• Packaging is simpler and self-contained
  • Underlying operating system distribution becomes irrelevant
  • Performance, therefore density, and therefore cost, is much better when working without a hypervisor layer

To my mind, though, one of the most important elements in any technology is how it affects culture and incentives. For example, MVC development frameworks are helpful for many reasons, but the most important is that it encourages (and sometimes forces) a cleaner way of thinking about and building software.

The particular benefit of container packaging, and particularly Docker images and ACI, is the encouragement to think cleanly about immutable applications and mutable data as distinct entities.

When I run an application as a container, I need to think about both of those elements:

  1. My application binary is identical to every other instance of that application running everywhere else in my company and, if a public image, the entire world.
  2. My data is kept outside the container and made available to/from the container.

Practically, this means that I can take any computer instance at all (that supports the container format), tell it to run my given images as containers with a given set of data, and I am precisely where I started before.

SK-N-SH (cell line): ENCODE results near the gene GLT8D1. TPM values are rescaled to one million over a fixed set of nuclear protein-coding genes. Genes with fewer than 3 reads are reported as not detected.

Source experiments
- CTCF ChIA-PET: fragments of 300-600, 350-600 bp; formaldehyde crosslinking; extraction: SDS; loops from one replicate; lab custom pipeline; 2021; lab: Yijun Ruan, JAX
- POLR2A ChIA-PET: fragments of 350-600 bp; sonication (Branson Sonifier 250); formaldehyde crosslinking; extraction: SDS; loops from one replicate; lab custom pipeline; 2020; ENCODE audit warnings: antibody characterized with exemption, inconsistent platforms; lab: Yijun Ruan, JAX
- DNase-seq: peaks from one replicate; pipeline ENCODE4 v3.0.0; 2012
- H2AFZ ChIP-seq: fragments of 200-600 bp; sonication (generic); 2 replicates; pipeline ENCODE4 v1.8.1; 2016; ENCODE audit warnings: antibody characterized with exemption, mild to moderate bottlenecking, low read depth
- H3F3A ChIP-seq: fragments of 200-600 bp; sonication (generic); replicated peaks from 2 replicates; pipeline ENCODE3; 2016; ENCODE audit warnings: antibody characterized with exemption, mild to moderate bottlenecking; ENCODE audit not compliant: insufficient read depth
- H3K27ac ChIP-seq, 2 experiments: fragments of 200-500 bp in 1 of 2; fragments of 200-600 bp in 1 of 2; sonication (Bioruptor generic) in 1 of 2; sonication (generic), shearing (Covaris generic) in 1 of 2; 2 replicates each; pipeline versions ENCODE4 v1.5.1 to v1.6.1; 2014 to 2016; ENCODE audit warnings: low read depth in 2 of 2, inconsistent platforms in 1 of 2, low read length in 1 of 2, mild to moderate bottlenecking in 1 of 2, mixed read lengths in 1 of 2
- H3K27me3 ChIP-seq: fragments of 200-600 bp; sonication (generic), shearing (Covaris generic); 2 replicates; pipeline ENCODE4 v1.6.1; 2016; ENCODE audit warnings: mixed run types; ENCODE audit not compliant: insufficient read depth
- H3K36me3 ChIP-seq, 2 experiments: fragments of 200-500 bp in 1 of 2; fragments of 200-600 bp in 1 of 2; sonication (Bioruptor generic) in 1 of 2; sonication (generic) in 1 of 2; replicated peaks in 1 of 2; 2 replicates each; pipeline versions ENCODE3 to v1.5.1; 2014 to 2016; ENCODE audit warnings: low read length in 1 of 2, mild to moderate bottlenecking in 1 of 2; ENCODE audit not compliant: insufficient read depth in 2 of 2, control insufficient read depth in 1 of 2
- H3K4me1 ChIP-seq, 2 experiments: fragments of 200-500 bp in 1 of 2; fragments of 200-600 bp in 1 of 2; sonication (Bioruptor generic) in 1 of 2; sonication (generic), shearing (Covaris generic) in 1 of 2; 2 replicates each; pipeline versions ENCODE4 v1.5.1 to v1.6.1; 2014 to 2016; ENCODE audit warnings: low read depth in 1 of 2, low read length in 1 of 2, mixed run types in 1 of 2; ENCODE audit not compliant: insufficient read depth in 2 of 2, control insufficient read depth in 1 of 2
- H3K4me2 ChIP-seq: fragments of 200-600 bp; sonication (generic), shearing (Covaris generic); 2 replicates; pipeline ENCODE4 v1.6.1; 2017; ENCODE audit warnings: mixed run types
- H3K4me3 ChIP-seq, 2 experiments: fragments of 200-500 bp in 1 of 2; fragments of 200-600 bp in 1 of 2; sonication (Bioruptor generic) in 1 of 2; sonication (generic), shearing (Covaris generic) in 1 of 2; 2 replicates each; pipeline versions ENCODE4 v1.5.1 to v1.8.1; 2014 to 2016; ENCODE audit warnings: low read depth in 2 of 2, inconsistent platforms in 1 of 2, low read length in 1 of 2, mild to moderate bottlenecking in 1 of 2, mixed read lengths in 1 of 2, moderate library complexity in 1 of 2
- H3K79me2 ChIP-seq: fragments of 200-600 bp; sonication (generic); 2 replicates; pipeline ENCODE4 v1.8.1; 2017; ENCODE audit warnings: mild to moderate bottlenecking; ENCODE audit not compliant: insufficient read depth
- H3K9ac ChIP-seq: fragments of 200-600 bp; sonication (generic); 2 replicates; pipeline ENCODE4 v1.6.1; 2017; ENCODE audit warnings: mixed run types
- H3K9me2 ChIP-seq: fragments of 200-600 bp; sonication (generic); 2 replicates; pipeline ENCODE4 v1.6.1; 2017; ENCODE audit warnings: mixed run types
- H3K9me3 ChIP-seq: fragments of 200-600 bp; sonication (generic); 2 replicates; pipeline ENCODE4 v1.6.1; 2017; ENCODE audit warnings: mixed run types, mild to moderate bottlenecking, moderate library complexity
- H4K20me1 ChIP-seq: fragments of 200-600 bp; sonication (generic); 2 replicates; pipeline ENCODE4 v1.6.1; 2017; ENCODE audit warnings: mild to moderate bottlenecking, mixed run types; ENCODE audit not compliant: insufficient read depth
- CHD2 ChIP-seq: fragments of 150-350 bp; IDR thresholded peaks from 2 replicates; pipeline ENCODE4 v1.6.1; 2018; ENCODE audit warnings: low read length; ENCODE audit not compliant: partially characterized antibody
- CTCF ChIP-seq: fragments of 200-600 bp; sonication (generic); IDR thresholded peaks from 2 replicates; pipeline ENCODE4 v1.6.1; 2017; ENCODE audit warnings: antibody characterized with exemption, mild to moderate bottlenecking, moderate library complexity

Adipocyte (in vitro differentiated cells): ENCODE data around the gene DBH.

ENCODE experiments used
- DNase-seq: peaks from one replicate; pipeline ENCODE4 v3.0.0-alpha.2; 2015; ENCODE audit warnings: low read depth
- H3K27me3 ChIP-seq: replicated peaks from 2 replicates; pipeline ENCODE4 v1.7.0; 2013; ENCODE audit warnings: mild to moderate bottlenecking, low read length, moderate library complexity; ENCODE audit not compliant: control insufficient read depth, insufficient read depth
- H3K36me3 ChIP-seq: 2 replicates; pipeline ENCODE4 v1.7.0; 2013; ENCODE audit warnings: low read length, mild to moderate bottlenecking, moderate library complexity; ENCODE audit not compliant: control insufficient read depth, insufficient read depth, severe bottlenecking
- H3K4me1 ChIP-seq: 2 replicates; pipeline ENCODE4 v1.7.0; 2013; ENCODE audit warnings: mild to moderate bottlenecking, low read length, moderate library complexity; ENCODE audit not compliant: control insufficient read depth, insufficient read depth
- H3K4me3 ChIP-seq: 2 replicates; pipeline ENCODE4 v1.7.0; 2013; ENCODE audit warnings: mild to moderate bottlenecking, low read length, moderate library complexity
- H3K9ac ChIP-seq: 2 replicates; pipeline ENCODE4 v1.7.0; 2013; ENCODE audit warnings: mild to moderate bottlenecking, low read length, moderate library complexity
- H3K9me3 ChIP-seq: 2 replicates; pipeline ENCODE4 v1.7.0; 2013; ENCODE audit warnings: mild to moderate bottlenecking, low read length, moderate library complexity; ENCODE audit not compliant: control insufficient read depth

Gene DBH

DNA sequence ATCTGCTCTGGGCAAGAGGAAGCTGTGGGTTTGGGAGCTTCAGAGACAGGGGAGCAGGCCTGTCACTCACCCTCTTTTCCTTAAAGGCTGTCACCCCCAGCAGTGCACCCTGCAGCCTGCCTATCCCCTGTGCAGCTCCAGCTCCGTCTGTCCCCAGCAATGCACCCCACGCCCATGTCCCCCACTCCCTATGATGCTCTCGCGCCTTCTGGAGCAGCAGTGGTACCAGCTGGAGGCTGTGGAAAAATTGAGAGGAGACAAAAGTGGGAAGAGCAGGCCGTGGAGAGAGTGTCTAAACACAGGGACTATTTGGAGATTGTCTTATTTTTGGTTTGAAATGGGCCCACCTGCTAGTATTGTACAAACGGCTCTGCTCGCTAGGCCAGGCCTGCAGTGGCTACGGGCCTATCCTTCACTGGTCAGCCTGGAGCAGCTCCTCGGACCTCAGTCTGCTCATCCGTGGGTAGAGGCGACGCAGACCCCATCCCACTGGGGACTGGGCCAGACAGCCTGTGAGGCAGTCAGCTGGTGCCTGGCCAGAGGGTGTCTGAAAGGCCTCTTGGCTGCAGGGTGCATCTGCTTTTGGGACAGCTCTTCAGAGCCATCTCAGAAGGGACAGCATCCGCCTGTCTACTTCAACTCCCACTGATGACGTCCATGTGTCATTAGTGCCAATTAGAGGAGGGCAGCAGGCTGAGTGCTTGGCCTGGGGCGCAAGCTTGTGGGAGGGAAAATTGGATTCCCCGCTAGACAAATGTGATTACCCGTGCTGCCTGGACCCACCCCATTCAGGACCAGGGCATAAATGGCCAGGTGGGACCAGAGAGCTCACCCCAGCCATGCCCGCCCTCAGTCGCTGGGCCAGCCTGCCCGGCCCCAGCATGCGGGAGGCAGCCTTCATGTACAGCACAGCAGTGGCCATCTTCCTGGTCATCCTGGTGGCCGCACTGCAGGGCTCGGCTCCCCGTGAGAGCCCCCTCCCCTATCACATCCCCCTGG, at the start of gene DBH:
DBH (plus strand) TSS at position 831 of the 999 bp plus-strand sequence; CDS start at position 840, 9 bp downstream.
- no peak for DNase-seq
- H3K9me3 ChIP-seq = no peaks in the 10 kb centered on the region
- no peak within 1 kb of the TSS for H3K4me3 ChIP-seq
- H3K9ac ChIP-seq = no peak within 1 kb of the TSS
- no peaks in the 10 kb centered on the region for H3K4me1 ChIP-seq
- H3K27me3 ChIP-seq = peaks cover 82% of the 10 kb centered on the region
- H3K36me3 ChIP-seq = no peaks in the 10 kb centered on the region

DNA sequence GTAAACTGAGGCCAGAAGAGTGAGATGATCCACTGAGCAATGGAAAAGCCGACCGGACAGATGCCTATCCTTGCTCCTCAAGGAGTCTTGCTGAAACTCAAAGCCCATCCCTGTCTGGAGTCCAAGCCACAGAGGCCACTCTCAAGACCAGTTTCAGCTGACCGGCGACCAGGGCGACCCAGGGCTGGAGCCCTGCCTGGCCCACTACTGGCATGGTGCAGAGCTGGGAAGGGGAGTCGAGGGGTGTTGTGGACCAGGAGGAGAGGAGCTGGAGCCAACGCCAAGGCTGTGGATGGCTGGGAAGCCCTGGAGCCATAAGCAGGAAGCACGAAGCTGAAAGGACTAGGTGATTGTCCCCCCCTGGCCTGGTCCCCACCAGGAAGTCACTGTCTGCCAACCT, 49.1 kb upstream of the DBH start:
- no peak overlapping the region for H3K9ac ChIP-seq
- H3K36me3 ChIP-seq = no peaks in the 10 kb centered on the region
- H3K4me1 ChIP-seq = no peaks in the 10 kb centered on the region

Many systems have arisen over the years to simplify this replicability, from cloud-config to chef/puppet to docker-compose/fig.

This near-instant replicability is the basis of the “cattle not pets” paradigm of systems. If I can reconstruct any system with a high degree of reliability and speed, I don’t have to worry about each system; they become disposable.

This begs the question: why are desktops still pets?

This past weekend I upgraded my (very old) MacBook Air from El Capitan (OS X 10.11) to Sierra (macOS 10.12).

Since it is pretty old, and has accumulated a lot of “cruft” over the years, I decided to do a clean install:

  1. Back up all of my data. Actually, back it up twice: once to an online backup service for critical data, and the entire system via Time Machine to a local drive.
  2. Wipe my drive and do a clean Sierra install.
  3. Restore my data from my backup drive.

Unfortunately, I hit a few snags on the way with a poorly-unmounted 1TB USB drive, which led to a very long period of macOS running fsck and me praying the drive was recoverable. (Why they don’t use ZFS to eliminate these problems is a topic for another day…)